The driver of the white car, Michael Smith, testified at trial that he had driven Herbert to the house that night, but said he did not know why Herbert wanted to be taken there. When Herbert came back to the car, he told Smith that he had been shot, and Smith drove him to North Fulton Hospital.
Herbert testified that, earlier that day, he bought marijuana from Merrell's roommate, through a mutual friend, and that he had paid $50, but had only received $30 worth of marijuana. He went to the house because he had been “shorted.” Herbert testified that he had attended high school with Merrell's roommate and that he had been to his house on two prior occasions, since high school, to get marijuana. When Herbert arrived on the night in question, he rang the doorbell several times and knocked on the door. He could discern that people were inside so he walked around to the back of the house to get their attention. Herbert opened the unlocked office window and tried to pull himself up to look into the window. As he was doing so, he was shot in the face and the arm.
1. Herbert contends that the trial court should have instructed the jury on criminal trespass.
Relying on Hiley v. State,1 Herbert argues that criminal trespass is a lesser included offense of burglary and that the trial court should have so instructed the jury. In Hiley, the court held that, under the facts of that case, criminal trespass as defined in OCGA § 16-7-21(b) (1) 2 was a lesser included offense of burglary.3 But Herbert did not submit a written request to charge the jury on OCGA § 16-7-21(b) (1). And a trial judge does not err in failing to instruct the jury on a lesser included offense where there is no written request to so charge.4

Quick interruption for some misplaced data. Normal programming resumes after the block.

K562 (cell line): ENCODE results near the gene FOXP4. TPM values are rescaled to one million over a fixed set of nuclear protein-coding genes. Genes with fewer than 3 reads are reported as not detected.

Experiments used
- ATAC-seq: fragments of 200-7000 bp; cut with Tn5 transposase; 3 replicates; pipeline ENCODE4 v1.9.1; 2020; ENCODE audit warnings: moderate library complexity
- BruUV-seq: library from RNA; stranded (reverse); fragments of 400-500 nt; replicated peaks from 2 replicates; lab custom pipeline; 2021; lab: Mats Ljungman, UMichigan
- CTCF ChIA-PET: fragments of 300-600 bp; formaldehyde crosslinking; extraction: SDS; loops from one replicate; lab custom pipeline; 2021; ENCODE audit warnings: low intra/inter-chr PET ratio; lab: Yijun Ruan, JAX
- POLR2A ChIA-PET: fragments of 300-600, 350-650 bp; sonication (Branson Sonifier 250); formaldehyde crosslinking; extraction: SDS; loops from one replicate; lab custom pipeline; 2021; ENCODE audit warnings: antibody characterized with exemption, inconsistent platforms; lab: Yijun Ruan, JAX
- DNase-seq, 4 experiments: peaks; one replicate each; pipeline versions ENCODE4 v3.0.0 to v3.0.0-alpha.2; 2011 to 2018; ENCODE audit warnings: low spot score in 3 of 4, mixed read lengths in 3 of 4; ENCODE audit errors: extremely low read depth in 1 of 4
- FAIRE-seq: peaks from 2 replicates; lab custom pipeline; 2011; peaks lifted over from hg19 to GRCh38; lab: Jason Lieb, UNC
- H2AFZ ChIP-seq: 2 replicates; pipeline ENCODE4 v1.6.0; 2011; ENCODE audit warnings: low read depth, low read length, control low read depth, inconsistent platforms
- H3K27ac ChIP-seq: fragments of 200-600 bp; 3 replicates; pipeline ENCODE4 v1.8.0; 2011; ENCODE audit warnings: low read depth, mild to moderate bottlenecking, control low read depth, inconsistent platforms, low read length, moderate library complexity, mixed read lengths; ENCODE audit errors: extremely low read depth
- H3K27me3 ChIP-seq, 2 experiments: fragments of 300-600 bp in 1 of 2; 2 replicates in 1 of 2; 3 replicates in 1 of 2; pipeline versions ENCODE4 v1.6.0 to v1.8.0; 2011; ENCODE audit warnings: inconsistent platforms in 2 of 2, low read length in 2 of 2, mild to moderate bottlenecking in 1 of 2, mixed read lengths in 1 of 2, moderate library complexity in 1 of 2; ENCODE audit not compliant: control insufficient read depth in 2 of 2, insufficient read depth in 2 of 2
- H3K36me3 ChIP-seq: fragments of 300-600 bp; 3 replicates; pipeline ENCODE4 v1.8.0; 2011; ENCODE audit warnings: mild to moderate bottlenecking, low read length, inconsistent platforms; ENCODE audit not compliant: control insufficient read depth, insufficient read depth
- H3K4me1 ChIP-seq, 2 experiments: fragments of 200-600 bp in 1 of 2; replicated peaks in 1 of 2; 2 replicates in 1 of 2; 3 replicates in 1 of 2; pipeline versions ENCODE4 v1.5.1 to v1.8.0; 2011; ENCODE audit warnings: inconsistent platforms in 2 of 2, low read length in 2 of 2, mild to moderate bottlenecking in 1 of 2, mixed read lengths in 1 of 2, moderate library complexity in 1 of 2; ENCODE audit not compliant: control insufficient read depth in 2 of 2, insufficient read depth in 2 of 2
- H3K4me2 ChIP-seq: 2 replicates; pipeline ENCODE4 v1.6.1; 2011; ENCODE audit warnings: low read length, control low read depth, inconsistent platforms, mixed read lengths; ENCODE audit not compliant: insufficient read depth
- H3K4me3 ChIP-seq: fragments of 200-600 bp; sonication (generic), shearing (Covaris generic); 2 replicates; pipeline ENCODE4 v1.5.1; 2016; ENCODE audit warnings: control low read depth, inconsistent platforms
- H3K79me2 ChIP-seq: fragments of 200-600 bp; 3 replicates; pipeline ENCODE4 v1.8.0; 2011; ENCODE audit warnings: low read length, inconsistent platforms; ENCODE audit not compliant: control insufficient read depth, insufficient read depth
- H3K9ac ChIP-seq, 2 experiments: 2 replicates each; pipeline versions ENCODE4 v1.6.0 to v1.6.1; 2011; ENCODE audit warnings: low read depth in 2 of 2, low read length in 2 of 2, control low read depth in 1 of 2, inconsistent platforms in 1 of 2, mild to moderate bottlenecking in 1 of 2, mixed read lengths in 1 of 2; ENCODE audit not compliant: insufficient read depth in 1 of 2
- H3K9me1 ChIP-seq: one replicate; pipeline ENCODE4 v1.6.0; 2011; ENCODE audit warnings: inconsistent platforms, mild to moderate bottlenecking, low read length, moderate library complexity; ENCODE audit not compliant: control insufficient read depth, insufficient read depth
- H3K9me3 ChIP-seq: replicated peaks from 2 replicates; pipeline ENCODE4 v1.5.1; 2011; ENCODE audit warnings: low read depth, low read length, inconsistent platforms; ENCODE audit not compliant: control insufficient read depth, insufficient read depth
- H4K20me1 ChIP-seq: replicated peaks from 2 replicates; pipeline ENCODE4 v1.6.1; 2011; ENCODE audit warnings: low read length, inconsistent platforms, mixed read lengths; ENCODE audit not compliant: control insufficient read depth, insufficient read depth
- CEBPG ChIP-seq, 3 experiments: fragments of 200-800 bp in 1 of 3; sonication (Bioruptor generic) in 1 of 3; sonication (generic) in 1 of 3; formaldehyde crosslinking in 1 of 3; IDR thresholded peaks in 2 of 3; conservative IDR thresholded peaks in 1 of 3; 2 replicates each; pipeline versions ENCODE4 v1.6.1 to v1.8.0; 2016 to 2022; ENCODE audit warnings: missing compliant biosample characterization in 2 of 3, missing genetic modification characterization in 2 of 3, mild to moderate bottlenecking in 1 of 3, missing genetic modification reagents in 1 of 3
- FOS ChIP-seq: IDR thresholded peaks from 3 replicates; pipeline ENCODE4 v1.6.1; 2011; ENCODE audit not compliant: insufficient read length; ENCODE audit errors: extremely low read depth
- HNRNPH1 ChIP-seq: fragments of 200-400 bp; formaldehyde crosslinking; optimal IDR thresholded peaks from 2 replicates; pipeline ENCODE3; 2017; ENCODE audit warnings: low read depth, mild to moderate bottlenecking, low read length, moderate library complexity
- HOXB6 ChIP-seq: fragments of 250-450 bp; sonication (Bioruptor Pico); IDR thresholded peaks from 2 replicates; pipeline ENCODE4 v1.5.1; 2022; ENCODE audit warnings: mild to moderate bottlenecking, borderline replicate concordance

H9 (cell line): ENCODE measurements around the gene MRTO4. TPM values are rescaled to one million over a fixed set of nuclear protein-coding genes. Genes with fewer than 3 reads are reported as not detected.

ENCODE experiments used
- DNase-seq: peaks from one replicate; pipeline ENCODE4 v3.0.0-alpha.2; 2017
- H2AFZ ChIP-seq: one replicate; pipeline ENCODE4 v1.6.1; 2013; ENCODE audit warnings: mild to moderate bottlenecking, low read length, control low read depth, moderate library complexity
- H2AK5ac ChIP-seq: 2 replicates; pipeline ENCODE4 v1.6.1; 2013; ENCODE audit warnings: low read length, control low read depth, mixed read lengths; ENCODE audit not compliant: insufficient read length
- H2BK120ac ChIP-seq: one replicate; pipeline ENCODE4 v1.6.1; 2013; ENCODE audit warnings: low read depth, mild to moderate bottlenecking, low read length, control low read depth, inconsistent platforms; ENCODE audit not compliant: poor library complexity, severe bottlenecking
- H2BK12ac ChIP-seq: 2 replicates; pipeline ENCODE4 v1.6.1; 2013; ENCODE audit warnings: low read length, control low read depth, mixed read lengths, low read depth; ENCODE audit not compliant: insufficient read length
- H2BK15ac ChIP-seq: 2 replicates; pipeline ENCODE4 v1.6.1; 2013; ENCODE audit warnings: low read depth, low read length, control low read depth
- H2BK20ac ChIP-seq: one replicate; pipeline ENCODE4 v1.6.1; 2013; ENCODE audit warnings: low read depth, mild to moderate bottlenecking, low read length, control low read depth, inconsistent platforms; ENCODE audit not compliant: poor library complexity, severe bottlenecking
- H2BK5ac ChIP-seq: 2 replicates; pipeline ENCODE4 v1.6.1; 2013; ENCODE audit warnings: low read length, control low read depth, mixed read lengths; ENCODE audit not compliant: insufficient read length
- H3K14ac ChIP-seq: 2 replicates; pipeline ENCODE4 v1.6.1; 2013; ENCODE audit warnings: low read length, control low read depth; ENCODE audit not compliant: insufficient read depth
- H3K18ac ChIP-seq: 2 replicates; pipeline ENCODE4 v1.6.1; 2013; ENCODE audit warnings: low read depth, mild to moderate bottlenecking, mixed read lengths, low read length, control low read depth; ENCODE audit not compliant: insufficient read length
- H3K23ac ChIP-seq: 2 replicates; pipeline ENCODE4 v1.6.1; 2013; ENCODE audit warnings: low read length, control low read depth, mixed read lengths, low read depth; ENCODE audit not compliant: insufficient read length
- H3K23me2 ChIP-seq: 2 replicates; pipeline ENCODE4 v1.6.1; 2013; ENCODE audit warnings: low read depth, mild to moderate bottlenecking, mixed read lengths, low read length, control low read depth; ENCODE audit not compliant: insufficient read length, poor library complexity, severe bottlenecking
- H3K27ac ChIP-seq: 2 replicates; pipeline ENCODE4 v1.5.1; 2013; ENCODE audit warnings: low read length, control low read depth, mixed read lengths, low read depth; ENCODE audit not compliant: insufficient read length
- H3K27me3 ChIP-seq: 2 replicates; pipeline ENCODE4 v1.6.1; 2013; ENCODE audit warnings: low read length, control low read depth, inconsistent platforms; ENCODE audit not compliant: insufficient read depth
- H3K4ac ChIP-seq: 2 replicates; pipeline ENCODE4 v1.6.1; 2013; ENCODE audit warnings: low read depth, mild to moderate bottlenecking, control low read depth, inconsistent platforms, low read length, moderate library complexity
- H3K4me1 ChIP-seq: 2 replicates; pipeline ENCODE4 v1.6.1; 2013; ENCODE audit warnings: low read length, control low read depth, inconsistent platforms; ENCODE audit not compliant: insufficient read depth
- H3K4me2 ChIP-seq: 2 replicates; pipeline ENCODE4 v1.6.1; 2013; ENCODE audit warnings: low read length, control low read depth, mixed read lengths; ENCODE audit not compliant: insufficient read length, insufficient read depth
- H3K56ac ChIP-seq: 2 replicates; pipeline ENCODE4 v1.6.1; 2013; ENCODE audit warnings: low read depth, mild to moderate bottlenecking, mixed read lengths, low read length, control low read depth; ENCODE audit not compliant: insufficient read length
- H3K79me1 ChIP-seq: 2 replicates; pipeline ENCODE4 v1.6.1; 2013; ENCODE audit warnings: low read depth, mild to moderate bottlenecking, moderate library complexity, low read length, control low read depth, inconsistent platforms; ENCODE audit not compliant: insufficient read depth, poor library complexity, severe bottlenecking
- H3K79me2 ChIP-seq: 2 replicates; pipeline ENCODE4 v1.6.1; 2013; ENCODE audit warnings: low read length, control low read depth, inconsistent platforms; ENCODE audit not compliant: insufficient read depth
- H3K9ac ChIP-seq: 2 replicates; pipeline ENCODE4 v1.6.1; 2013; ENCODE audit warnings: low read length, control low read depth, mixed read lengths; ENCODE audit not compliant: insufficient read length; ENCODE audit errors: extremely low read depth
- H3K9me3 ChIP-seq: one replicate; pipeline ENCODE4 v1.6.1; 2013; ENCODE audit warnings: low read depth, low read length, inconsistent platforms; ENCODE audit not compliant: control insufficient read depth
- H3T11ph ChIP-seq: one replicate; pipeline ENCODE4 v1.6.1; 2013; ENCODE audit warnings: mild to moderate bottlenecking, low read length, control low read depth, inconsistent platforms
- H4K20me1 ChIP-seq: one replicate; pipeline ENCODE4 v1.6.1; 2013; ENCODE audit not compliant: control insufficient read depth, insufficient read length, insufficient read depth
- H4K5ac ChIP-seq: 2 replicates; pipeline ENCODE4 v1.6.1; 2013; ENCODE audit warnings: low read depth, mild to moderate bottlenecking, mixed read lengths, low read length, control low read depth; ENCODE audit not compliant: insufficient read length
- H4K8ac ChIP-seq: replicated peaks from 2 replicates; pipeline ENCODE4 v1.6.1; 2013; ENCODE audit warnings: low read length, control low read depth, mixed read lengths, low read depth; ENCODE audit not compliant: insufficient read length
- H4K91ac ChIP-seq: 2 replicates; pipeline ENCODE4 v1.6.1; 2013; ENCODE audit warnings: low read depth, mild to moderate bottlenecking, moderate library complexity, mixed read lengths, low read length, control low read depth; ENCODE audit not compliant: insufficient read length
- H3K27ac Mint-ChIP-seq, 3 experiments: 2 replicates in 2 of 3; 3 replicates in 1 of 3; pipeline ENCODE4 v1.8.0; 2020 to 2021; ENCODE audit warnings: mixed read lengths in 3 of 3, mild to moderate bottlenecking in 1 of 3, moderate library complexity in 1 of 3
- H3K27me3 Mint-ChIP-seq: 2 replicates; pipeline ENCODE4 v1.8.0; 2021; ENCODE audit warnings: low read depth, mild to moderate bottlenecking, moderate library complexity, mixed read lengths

Herbert did submit written requests to charge other methods of committing criminal trespass, based on OCGA § 16-7-21(a) and (b)(3). Pursuant to OCGA § 16-7-21(a), criminal trespass can be committed either by intentionally damaging “any property of another without consent of that other person and the damage thereto is $500.00 or less” or by knowingly and maliciously interfering “with the possession or use of the property of another person without consent of that person.” Herbert's requests to charge consisted merely of a pattern jury instruction number followed by the title of the instruction and did not indicate which method of criminal trespass he intended. At the charge conference, however, Herbert's counsel told the court that the defense wanted the charge on intentional property damage to address the damage done to the window screen.